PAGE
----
bo Flashed
Over Private Wire to This Office
From New York City Com
plete Returns to be Given.
rangements w
Telegraph Cor
. ' ...
1,119 omco
rne t'ltizen has completed ar-
ith tho Western Union
mpany to install a wire
Ulr"s OI mo evening oi iovemner o.
Arrangements will also be made to
give the news to tho public as soon
as it is Hashed over tho wire to our
office. Complete returns will bo
In addition to news from the Na
tional and State ticket The Citizen
will give out returns from Wayne,
Lackawanna and adjoining counties,
including the congressional and sen
atorial districts.
This office will also bo equipped
with two Bell phones and the Con
solidated phone.
If you want the complete election
returns come to the Citizen building.
Securities held by the late John
Kuhbach were sold at auction In tho
office of C. A. McCarty on Wednes
day morning. The following stock,
represented in the different concerns
and institutions, local and otherwise
was disposed of:
Five shares Farmers and Me
chanics Bank stock, to R. J. Miller,
brought $205 per share.
Fifteen shares of same bank
stock, to Miss Theresa Gerety, $203.
50. Fifty-four shares of Wayne Cut
Glass stock, to J. Samuel Brown, at
$34 per share.
Eighteen shares Pocono Distilling
Company stock, to J. S. Brown, at $5
per share.
Ten shares Honesdale Realty Co.,
to W. A. Sluinan, $5 per share.
Two shares Herald Press Associa
tion stock, to C. E. Sandercock, $5.
Held in White Mills and Indian Or
chard Monday and Tuesday
Program of High Order.
The autumn meeting of the Arch
deaconry of Scranton was held Mon
day and Tuesday, Oct. 21Uand 22d,
in White Mills and Jndlan Orchard.
They were entertained by the people
of tho missions of Grace church,
Honesdale, in those places, except
for the Bishop and Dr. Jones of St.
Stephen's church, Wilkes-Barre,
who to take an early train Tuesday
morning, were the guests Monday
night of J. W. Lambert and the Rev.
A. L. Whlttaker respectively. Tho
entertainment of so many In Indian
Orchard and White Mills was made
possible only by the generously
granted use of automobiles all own
ed in Whito Mills. A supper was
served at Harry DeReamer's In
White Mills Monday evening by the
Episcopal Guild of that place for tho
guests who had arrived on tho 3.3S
Erie train or had been conveyed by
auto from the 3:15 D. & H. train at
Honesdale. This and the two meals
served in the basement of Christ
church, Indian Orchard the next day
by the Ladies' Guild of Christ church
were highly praised as among the
best ever served at Archdeaconry
meetings. The total number present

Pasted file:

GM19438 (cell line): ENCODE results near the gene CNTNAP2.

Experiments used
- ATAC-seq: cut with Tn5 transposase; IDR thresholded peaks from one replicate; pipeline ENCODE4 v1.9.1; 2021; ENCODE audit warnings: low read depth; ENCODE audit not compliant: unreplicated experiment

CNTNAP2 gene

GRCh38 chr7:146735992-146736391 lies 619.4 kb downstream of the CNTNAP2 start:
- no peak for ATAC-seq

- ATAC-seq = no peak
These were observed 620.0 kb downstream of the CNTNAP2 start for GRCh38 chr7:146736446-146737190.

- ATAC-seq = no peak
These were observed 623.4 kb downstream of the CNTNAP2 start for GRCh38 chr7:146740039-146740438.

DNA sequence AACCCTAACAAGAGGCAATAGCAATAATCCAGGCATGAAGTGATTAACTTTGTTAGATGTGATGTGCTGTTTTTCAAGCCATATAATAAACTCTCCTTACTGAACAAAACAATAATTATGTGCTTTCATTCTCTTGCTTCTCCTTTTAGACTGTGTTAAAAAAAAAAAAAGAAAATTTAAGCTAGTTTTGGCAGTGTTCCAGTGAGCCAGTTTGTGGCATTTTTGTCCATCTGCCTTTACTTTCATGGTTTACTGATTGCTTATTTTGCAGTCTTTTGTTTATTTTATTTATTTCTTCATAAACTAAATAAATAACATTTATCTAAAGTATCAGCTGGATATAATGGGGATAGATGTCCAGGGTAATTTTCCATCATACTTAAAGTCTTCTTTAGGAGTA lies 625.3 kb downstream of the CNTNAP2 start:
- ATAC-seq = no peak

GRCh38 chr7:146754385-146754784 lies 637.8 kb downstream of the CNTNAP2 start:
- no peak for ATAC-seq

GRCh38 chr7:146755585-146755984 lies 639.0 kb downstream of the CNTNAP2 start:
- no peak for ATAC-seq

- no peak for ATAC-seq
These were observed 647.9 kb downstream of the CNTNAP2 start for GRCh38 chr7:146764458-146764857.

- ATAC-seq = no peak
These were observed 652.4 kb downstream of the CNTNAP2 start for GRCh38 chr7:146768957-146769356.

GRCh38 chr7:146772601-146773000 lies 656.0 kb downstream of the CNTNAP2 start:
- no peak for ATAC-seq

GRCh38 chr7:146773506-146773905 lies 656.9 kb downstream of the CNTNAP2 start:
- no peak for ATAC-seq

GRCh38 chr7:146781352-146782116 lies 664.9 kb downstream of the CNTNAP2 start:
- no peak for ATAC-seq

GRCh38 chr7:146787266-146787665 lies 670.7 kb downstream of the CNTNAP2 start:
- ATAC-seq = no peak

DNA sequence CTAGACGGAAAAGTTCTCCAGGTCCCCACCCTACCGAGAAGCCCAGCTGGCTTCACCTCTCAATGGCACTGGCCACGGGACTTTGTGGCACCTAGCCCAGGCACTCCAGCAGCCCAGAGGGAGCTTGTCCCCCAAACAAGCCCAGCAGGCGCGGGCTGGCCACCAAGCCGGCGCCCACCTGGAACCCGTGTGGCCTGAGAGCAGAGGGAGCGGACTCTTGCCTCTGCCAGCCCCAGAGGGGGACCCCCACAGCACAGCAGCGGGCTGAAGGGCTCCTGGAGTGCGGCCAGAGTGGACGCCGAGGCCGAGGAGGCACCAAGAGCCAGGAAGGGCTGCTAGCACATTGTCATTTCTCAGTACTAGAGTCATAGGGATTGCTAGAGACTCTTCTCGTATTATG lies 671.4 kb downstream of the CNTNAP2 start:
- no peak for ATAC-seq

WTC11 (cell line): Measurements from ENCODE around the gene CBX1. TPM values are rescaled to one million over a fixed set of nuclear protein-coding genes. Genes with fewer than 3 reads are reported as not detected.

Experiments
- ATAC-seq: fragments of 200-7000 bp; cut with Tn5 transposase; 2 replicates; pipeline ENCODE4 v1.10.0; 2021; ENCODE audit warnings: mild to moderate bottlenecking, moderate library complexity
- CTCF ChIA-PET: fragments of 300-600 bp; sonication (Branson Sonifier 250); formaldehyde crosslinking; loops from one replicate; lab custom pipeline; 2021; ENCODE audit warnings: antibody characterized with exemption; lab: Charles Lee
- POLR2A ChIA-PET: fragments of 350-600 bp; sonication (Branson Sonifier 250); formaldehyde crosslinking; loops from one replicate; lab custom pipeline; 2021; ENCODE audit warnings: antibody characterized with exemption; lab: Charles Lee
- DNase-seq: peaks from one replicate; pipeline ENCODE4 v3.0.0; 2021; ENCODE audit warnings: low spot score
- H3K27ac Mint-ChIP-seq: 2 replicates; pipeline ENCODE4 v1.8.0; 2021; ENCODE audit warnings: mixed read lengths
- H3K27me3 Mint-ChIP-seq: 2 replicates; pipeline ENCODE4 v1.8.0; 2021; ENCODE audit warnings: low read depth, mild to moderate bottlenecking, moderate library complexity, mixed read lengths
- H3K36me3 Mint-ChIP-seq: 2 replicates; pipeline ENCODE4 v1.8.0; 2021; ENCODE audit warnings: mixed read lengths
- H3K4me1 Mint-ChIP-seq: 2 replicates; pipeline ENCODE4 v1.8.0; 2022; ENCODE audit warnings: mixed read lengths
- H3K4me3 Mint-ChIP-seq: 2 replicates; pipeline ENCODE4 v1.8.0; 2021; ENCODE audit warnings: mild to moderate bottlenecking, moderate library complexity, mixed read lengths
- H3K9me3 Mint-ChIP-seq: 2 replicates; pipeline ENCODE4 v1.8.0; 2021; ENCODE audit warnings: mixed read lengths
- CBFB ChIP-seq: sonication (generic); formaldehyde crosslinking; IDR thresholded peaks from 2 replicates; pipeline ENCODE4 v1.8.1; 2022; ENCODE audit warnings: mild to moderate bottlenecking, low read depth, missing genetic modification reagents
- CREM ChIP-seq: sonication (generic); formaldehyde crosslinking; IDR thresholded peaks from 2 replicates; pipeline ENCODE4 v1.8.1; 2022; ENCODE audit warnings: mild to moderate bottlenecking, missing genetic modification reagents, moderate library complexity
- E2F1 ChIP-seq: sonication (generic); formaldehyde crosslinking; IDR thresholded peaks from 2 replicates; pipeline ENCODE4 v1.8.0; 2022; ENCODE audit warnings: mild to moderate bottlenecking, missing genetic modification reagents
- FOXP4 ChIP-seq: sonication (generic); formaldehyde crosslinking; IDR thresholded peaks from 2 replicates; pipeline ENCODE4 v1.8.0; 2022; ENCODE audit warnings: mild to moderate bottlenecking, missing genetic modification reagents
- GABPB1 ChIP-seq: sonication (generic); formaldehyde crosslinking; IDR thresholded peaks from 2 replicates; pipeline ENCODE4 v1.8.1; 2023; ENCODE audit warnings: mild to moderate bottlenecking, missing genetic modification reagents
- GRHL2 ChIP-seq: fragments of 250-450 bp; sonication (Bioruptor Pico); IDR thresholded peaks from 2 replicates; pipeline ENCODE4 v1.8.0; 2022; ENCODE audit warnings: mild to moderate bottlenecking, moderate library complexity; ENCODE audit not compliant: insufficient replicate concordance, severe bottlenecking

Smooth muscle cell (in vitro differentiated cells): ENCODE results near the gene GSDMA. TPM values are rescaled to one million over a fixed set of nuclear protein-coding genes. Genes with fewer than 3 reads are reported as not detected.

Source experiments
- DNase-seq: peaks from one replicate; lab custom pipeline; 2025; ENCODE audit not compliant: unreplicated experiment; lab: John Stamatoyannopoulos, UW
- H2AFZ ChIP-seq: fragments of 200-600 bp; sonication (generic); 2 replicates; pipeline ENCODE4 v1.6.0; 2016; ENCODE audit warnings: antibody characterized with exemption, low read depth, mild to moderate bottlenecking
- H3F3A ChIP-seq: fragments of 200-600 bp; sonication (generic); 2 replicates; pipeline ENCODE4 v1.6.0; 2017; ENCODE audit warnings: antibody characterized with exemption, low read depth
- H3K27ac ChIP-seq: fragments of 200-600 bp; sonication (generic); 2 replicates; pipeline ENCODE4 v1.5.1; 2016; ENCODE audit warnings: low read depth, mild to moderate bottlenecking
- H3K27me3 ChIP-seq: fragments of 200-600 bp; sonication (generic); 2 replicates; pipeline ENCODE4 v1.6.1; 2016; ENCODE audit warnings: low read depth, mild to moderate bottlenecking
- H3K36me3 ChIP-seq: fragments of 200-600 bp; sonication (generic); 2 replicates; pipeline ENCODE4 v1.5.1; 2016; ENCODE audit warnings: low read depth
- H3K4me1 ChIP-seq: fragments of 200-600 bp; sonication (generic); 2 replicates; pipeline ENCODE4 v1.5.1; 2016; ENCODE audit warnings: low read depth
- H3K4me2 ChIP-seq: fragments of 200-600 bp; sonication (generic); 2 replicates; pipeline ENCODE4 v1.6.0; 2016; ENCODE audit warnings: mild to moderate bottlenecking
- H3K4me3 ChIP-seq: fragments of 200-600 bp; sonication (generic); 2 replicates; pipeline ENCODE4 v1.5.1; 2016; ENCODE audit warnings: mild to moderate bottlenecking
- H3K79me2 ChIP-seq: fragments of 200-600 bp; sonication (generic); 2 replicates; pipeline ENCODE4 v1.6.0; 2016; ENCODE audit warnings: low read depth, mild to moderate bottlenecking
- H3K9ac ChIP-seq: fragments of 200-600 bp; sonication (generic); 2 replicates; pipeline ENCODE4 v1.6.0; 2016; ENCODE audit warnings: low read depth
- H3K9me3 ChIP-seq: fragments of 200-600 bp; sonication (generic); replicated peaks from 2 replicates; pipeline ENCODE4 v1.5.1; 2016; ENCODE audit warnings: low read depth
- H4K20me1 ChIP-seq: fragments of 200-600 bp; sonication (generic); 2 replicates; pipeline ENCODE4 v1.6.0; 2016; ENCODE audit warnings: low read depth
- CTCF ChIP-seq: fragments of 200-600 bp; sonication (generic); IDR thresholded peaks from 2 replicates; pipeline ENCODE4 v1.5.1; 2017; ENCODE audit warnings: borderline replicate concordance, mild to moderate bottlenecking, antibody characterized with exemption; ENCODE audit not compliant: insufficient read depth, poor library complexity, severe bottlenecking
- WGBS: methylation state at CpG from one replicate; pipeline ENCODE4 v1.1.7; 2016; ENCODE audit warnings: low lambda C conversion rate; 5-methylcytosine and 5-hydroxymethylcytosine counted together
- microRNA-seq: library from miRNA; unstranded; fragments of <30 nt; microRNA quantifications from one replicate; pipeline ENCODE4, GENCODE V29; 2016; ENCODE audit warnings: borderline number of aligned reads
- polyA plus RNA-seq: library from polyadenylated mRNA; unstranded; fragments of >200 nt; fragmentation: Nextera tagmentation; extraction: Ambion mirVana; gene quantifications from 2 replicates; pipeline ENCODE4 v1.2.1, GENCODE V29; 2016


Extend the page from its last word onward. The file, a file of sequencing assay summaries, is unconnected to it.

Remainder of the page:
was over twenty. The most distant
places represented in the Dioceso
were South Bethlehem, Easton and
Pottsvllle. But a former member of
tho Archdeaconry, the Rev. W. H.
Decker of Empire in tho Panama
Canal Zone, on a vacation in the
country for a few weeks, was easily
able to claim tho longest distance
traveled. Tho others from outside
the Archdeaconry of Scranton were
the Rev. Howard Dlller of Potts
vllle, and tho Rev. D. A. Rocca of
Easton, who were speakers, and tho
Row Francis M. Wetherill, who as
Warden of Leonard Hall, South Beth
lehem, Is ex-olllclo Included in tho
Invitation list.
The program, which rollows, was
of a high order of merit. Thero
wero largo congregations both at tho
Methodist church where the Mon
day evening sorvico was held, and at
Christ church on Tuesday evening,
tho church In both cases being com
fortably filled. The review of Bouck
White's "The Call of the Carpen
ter" was spirited and well done Tho
Rev. Mr. Decker gave an extremely
illuminating description of the me
chanical features of tho Panama
Canal project, of the Panamanians,
negroes and other people of tho zono
and of tho missionary work there.
Tho need for this latter will soon bo
very much less than at present, for
tho canal will bo finished and tho
laborers will havo gone back to tholr
homes in tho West Indies and else
whero. The greator part of tho mis
sionary work of tho Episcopal
church in the zono has been In pro
viding for tho spiritual needs of tho
negroes who havo been reared in the
Church of England In tho Island of
Tho 6ermon at tho service, In tho
morning, which was preached by tho
Rev. Ernest W. Wood of Montroso,
was a unlquo and thoughtful ono.
Tho thomo was "What God Cannot
Do." From every nature of God it
is Impossible for Him to do some of
tho things which man with his infer
ior nature seems to find It possible
to do.
At the communion service several
gifts to Christ church wore conse
crated, a font, a brass cross, a silver
communion service and a silver alms